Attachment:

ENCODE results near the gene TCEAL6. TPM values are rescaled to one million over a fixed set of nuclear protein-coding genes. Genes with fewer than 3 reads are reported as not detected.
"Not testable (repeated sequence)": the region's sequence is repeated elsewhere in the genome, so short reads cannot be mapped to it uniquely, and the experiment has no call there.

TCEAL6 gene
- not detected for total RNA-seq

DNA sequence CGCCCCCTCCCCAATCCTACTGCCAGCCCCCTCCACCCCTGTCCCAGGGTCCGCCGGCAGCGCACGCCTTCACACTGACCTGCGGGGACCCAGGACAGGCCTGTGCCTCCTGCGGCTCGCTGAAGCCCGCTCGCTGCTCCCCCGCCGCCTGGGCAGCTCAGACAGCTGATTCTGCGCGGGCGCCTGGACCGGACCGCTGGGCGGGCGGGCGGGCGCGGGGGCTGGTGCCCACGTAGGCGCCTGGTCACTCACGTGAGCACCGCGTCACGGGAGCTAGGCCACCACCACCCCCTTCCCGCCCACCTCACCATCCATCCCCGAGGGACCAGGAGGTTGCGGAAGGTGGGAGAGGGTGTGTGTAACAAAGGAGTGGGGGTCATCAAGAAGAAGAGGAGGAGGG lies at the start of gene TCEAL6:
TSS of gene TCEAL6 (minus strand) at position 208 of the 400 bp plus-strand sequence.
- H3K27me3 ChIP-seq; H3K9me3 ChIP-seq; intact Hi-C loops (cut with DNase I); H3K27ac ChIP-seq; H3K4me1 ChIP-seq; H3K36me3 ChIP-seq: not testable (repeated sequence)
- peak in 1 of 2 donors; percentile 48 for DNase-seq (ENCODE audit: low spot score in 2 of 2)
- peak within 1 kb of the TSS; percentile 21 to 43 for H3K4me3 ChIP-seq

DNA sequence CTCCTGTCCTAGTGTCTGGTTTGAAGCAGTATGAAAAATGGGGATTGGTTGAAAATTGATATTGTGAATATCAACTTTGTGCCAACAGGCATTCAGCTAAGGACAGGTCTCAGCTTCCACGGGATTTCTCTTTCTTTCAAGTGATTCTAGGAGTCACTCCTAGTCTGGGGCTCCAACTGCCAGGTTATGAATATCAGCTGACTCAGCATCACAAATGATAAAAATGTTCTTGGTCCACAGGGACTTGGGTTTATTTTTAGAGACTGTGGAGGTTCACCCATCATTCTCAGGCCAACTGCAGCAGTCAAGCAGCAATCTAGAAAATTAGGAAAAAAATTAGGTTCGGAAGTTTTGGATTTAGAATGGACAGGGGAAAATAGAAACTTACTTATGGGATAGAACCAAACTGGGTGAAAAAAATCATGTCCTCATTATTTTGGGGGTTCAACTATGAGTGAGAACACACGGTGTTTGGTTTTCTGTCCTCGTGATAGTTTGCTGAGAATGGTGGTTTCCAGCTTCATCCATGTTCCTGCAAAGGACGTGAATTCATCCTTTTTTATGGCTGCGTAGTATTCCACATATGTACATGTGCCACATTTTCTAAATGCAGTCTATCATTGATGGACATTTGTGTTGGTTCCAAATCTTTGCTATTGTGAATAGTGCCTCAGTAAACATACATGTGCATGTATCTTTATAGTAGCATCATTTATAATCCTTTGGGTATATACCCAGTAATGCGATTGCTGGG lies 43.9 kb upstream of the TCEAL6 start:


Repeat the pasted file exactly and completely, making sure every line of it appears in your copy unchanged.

ENCODE results near the gene TCEAL6. TPM values are rescaled to one million over a fixed set of nuclear protein-coding genes. Genes with fewer than 3 reads are reported as not detected.
"Not testable (repeated sequence)": the region's sequence is repeated elsewhere in the genome, so short reads cannot be mapped to it uniquely, and the experiment has no call there.

TCEAL6 gene
- not detected for total RNA-seq

DNA sequence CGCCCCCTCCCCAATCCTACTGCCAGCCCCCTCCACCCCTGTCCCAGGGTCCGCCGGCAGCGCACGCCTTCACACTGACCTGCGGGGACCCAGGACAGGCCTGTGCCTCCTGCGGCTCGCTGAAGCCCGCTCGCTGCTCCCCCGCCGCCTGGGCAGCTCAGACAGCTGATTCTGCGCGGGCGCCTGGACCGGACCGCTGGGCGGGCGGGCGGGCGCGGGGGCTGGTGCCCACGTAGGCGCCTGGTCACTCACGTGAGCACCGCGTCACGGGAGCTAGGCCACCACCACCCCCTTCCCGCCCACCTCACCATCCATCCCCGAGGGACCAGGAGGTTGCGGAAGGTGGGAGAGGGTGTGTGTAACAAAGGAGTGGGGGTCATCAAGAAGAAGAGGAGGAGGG lies at the start of gene TCEAL6:
TSS of gene TCEAL6 (minus strand) at position 208 of the 400 bp plus-strand sequence.
- H3K27me3 ChIP-seq; H3K9me3 ChIP-seq; intact Hi-C loops (cut with DNase I); H3K27ac ChIP-seq; H3K4me1 ChIP-seq; H3K36me3 ChIP-seq: not testable (repeated sequence)
- peak in 1 of 2 donors; percentile 48 for DNase-seq (ENCODE audit: low spot score in 2 of 2)
- peak within 1 kb of the TSS; percentile 21 to 43 for H3K4me3 ChIP-seq

DNA sequence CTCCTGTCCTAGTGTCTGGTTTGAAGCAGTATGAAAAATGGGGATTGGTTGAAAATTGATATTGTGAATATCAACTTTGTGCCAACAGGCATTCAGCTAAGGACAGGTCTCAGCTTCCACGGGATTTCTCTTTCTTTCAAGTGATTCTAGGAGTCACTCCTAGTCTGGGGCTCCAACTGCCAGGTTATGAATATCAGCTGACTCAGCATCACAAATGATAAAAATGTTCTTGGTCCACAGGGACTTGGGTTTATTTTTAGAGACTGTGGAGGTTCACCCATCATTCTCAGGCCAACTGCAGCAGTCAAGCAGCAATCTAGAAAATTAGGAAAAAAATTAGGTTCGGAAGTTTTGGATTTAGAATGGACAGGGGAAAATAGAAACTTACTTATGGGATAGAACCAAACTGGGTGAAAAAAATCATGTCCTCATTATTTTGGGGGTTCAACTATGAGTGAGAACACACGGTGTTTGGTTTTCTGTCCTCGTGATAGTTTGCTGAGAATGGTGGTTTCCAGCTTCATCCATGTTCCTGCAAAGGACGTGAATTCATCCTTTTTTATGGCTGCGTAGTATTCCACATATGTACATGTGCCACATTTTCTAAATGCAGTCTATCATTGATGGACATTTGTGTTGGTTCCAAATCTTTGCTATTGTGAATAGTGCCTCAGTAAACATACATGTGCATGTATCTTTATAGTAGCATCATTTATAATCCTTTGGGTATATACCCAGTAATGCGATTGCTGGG lies 43.9 kb upstream of the TCEAL6 start: